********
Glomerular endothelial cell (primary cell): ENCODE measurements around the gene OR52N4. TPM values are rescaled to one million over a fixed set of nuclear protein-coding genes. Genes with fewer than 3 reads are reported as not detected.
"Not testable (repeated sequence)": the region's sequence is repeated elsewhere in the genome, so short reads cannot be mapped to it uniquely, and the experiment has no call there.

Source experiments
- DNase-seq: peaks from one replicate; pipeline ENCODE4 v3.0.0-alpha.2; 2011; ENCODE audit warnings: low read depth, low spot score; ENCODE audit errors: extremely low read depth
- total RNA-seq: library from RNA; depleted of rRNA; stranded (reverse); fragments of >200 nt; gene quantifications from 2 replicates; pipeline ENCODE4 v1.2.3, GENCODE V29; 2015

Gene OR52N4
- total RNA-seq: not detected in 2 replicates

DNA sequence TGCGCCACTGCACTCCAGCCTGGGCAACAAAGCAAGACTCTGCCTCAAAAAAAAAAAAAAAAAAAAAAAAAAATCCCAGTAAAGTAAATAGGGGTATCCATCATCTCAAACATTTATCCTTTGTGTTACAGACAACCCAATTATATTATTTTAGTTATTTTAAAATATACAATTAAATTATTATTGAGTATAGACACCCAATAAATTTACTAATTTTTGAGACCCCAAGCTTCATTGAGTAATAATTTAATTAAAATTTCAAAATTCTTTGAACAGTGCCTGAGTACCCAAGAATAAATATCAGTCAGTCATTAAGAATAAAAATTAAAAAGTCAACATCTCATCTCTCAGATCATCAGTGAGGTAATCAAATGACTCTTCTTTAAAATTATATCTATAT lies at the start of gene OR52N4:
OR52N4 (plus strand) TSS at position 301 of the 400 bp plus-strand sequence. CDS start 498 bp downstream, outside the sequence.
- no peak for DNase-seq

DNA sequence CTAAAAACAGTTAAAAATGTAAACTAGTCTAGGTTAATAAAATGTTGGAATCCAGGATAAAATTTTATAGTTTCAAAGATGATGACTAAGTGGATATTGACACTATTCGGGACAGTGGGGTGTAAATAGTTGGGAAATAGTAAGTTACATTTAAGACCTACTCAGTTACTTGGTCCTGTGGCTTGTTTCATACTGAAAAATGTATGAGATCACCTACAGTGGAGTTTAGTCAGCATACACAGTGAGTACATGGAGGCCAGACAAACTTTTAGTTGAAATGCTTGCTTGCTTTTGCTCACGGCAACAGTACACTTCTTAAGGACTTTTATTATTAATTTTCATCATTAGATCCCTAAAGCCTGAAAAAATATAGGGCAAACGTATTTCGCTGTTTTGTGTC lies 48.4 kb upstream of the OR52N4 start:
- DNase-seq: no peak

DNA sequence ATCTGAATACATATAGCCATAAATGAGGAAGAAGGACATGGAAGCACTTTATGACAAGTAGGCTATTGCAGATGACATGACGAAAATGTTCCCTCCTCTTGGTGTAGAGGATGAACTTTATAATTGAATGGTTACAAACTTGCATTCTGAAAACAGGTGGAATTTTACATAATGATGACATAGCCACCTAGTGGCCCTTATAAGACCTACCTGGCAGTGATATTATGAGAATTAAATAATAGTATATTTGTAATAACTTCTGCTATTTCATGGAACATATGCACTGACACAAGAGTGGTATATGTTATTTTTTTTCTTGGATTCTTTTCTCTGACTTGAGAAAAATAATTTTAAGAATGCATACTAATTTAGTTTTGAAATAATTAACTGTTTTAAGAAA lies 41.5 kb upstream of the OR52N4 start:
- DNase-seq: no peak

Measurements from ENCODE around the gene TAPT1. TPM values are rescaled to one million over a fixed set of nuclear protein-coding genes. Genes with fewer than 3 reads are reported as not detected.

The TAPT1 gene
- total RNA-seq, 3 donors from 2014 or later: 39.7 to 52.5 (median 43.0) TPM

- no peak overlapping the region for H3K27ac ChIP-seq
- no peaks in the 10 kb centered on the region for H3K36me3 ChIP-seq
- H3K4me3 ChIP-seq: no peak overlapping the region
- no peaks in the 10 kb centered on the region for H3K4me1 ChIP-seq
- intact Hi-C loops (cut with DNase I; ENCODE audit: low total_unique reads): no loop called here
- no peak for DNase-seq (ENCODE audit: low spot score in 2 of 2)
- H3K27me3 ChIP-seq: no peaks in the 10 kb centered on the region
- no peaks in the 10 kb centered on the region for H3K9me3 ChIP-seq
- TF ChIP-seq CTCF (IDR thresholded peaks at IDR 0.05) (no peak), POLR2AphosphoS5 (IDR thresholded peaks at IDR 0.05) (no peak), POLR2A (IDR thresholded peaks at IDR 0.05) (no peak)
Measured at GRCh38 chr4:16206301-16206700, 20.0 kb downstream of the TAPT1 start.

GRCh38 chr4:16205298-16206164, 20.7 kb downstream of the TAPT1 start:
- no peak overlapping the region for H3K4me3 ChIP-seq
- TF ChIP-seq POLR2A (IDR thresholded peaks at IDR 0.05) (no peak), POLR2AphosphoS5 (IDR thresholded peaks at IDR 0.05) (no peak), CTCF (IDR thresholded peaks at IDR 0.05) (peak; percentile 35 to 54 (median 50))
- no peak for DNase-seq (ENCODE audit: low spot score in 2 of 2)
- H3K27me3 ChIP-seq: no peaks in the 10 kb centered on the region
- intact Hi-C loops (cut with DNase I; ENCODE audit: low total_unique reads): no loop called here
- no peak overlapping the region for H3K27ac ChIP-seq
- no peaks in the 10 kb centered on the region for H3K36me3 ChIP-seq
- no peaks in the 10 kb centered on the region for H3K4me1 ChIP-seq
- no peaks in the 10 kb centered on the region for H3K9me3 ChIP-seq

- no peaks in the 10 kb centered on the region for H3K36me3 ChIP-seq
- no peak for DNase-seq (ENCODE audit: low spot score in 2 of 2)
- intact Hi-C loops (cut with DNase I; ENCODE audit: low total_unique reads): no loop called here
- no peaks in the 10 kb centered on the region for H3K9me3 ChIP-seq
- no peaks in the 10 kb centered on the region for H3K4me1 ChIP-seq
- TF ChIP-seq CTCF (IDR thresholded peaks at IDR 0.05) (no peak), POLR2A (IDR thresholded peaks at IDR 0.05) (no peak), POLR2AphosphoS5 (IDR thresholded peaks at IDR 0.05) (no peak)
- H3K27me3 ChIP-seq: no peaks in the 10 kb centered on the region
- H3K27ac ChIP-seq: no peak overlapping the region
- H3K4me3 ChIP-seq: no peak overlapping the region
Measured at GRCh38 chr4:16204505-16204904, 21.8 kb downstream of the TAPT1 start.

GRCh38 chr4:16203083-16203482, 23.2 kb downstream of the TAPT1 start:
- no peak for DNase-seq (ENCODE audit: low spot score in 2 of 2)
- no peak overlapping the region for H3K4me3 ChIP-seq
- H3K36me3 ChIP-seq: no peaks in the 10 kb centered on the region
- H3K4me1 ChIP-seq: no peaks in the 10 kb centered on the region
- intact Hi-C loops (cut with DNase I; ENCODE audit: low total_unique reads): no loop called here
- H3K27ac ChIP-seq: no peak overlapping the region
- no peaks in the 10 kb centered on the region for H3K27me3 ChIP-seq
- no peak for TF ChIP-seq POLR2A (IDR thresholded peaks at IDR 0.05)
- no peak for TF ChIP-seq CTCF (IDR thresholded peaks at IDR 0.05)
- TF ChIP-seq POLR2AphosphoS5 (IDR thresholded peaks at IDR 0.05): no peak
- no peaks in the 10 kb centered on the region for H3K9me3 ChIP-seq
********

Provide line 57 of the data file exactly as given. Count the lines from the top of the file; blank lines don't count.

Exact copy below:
- no peak for TF ChIP-seq CTCF (IDR thresholded peaks at IDR 0.05)